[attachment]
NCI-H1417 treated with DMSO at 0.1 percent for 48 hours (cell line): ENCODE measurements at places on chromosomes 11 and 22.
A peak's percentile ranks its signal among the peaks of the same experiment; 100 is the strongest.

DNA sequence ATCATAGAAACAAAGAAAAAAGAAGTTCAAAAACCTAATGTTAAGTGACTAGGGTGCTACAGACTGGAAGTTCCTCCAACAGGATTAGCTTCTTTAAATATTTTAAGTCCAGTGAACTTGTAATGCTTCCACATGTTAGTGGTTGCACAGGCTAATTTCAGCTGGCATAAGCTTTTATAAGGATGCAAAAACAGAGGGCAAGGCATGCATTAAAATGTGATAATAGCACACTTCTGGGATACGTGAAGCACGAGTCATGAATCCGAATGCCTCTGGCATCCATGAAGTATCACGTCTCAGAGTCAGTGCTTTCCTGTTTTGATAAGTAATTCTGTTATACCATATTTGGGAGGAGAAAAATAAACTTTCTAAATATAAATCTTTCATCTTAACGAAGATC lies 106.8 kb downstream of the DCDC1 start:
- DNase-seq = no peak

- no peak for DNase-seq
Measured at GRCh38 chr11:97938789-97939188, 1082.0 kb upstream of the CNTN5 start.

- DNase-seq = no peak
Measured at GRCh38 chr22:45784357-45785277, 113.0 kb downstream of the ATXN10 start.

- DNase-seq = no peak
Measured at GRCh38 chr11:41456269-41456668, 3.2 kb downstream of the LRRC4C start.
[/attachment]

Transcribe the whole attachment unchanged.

NCI-H1417 treated with DMSO at 0.1 percent for 48 hours (cell line): ENCODE measurements at places on chromosomes 11 and 22.
A peak's percentile ranks its signal among the peaks of the same experiment; 100 is the strongest.

DNA sequence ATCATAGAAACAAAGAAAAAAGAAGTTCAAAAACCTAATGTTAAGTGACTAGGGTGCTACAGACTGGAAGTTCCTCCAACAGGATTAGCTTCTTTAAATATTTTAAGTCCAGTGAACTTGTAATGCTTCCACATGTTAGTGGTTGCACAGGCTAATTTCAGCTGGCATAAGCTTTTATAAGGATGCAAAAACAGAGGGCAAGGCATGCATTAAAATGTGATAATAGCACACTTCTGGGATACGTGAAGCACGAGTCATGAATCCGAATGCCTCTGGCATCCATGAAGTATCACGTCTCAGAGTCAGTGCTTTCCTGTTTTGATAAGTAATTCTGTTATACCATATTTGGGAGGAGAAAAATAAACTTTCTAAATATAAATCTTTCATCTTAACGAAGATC lies 106.8 kb downstream of the DCDC1 start:
- DNase-seq = no peak

- no peak for DNase-seq
Measured at GRCh38 chr11:97938789-97939188, 1082.0 kb upstream of the CNTN5 start.

- DNase-seq = no peak
Measured at GRCh38 chr22:45784357-45785277, 113.0 kb downstream of the ATXN10 start.

- DNase-seq = no peak
Measured at GRCh38 chr11:41456269-41456668, 3.2 kb downstream of the LRRC4C start.